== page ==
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The poetry of romance: Keats and Shelley

The sonnet went into decline in the Augustan age, as their ponderous long-winded style did not lend itself to the pithy succinctness of the sonnet.

By contrast, the romantic poets found it well adapted to their needs. Two of the most famous examples are Keats' sonnet written on Looking Into Chapman's Homer (1816), and Shelley's Ozymandias (1818).

Much have I travell'd in the realms of gold,
And many goodly states and kingdoms seen;
Round many western islands have I been
Which bards in fealty to Apollo hold.
Oft of one wide expanse had I been told
That deep-brow'd Homer ruled as his demesne;
Yet did I never breathe its pure serene
Till I heard Chapman speak out loud and bold:
Then felt I like some watcher of the skies
When a new planet swims into his ken;
Or like stout Cortez when with eagle eyes
He star'd at the Pacific--and all his men
Look'd at each other with a wild surmise--
Silent, upon a peak in Darien.

First published in The Examiner, London, December 1, 1816.

John Keats (1795-1821).

Keats was in error in talking of Cortez. Actually it was Balboa, not Cortez, who first crossed the isthmus to the Pacific. Keats had read Robertson's History of America and apparently confused two scenes there described: Balboa's discovery of the Pacific and Cortez' first view of Mexico City. But who cares, when there is such great poetry?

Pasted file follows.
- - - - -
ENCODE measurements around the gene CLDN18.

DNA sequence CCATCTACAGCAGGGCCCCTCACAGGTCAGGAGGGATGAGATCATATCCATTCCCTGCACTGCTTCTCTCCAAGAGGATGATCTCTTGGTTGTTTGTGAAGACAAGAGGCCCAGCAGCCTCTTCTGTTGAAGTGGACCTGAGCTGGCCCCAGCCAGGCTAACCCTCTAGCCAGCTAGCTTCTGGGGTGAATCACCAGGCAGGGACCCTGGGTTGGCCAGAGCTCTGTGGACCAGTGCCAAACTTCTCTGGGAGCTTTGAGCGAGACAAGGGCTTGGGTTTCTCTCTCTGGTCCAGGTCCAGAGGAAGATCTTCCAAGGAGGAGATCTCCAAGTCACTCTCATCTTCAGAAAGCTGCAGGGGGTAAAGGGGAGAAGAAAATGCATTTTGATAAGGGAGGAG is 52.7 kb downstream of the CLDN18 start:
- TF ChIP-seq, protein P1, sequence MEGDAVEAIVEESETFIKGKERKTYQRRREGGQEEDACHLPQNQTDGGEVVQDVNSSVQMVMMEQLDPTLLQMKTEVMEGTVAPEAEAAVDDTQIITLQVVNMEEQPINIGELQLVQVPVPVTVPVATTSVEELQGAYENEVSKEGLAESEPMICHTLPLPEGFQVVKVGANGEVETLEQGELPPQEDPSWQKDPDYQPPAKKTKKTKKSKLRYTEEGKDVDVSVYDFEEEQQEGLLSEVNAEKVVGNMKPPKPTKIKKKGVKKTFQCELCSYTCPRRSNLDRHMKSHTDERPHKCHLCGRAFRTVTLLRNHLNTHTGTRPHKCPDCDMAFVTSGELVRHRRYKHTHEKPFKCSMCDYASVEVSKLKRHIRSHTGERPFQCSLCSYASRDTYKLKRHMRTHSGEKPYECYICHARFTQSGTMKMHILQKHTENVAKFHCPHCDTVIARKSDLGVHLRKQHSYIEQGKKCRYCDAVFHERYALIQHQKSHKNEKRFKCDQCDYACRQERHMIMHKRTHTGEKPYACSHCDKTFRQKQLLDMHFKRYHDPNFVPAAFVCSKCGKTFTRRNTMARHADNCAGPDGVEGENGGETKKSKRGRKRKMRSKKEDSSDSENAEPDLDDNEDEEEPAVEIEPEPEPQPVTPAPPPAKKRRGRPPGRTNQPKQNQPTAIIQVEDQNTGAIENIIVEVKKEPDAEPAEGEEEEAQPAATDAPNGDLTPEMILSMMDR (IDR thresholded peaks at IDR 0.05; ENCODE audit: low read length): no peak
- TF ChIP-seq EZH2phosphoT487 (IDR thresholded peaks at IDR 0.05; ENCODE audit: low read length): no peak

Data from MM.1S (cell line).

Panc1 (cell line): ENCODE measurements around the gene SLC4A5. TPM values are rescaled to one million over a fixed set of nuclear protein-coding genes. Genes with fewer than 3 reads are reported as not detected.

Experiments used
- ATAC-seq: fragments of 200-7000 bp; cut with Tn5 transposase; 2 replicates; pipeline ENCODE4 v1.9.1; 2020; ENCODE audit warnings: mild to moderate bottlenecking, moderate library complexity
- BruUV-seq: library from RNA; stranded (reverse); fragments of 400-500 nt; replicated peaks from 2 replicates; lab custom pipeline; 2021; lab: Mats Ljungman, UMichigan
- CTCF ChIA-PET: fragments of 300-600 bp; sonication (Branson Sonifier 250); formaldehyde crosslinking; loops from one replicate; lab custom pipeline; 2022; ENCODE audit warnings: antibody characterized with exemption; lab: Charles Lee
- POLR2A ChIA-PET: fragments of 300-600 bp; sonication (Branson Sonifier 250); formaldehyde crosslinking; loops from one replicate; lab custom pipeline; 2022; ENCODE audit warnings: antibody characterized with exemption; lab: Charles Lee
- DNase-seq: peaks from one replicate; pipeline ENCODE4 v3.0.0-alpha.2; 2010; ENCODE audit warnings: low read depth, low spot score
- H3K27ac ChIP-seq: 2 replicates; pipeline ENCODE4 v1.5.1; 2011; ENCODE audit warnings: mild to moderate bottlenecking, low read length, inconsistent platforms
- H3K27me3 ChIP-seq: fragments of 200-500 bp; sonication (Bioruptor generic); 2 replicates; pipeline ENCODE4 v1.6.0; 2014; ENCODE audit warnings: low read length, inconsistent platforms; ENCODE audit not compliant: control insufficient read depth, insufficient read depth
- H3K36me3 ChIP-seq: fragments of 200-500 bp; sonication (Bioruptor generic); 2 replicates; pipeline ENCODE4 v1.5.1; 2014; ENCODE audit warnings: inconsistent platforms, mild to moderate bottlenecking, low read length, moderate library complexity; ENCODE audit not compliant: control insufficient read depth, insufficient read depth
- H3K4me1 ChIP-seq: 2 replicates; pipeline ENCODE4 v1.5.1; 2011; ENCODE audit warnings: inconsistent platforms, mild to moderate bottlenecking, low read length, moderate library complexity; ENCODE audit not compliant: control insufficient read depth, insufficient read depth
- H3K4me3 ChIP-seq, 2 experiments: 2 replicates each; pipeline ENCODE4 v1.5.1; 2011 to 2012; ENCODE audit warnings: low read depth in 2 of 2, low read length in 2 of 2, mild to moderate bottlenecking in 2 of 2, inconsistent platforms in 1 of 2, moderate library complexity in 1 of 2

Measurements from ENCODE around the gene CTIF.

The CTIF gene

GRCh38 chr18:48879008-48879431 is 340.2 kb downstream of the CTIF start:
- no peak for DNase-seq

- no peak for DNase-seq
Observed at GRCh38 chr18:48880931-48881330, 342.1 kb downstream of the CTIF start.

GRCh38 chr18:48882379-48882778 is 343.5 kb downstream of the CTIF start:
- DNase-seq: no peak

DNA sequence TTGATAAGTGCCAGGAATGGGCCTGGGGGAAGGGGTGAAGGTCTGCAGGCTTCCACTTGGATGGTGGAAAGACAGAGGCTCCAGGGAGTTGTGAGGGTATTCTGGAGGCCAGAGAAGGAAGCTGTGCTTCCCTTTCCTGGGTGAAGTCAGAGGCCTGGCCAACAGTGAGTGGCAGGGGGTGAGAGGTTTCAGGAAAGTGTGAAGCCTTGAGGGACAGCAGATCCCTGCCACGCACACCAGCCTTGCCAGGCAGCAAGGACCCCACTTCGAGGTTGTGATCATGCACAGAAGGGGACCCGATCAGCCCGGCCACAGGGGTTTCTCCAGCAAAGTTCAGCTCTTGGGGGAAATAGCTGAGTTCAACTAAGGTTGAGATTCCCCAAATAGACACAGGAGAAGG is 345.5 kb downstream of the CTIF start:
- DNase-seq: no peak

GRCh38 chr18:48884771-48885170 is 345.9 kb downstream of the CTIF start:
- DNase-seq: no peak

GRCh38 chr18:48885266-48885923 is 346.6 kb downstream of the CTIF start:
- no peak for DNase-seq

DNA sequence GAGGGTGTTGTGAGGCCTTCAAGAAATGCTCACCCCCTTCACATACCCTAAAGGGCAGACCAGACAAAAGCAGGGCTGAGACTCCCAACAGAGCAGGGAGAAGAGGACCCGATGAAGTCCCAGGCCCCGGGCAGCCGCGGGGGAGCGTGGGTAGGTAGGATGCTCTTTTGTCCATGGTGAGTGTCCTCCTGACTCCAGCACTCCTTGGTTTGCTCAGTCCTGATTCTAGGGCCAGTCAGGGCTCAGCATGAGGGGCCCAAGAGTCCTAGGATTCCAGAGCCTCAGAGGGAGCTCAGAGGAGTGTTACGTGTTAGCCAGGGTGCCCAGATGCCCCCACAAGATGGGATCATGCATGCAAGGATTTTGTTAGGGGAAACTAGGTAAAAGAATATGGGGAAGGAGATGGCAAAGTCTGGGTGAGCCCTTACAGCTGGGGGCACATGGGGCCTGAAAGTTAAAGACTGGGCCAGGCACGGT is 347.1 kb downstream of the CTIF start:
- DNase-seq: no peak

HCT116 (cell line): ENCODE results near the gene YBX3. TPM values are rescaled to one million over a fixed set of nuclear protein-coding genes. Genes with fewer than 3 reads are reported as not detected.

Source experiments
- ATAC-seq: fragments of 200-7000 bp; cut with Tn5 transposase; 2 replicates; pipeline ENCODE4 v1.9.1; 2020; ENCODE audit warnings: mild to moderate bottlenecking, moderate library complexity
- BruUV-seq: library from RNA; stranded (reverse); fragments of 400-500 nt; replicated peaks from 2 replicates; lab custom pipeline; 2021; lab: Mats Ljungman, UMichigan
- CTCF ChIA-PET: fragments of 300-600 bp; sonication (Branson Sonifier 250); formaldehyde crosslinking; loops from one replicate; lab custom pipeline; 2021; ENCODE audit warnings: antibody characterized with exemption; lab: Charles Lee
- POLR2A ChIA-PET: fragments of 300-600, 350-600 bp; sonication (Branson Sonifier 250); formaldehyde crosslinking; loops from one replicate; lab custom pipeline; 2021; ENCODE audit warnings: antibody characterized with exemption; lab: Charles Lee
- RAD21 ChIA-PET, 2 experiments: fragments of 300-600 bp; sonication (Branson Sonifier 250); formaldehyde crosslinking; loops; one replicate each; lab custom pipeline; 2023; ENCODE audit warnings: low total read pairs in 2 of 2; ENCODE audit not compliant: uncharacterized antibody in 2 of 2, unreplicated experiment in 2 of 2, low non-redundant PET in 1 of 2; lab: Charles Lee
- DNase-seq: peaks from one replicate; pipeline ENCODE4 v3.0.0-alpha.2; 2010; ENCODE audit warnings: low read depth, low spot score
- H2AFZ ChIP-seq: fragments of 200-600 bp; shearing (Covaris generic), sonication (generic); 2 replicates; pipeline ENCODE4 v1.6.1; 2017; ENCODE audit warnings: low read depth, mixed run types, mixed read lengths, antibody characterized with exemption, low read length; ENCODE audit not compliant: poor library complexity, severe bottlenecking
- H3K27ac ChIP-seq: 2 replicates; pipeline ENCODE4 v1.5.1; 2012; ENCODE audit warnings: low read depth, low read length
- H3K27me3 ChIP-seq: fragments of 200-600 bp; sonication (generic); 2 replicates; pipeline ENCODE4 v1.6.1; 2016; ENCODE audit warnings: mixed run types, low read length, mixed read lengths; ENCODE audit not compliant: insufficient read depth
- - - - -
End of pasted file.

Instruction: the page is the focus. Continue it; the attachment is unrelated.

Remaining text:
I met a traveller from an antique land
Who said: Two vast and trunkless legs of stone
Stand in the desert. Near them, on the sand,
Half sunk, a shattered visage lies, whose frown,
And wrinkled lip, and sneer of cold command,
Tell that its sculptor well those passions read
Which yet survive, stamped on these lifeless things,
The hand that mocked them, and the heart that fed;
And on the pedestal these words appear:
"My name is Ozymandias, king of kings:
Look on my works, ye Mighty, and despair!"
Nothing beside remains. Round the decay
Of that colossal wreck, boundless and bare
The lone and level sands stretch far away.

First published in The Examiner, London, January 11, 1818

Percy Bysshe Shelley (1792-1822)

Shelley's rhyming scheme is all muddled, fitting neither the Petrarchan or the Shakespearean model of the sonnet: a b a b a c d c e d e f e f.

But again, who cares, when the poetry is as good as this?

For some modern sonnets in a romantic spirit, see Sonnets 2000.


For the length of a lazy afternoon
I lay in bed, alive to the music
Of the future, musing and dreaming on
The extravagant feats of heroic
Cultures still to come: sculptures as lovely
As the Greeks’; portraits as mysterious
As the Mona Lisa; dark tragedy
As fathomless as Shakespeare; palaces
As captivating as the Alhambra;
And startling finds of science allied with
Beautiful tools to spawn a plethora
Of pleasures. As I sucked the very pith
Of such sweet reveries, then you appear,
To make these splendors meager by compare

From Sonnets 2000 References: See Stephen Denning, Sonnets 2000(iUniverse, October 2000)


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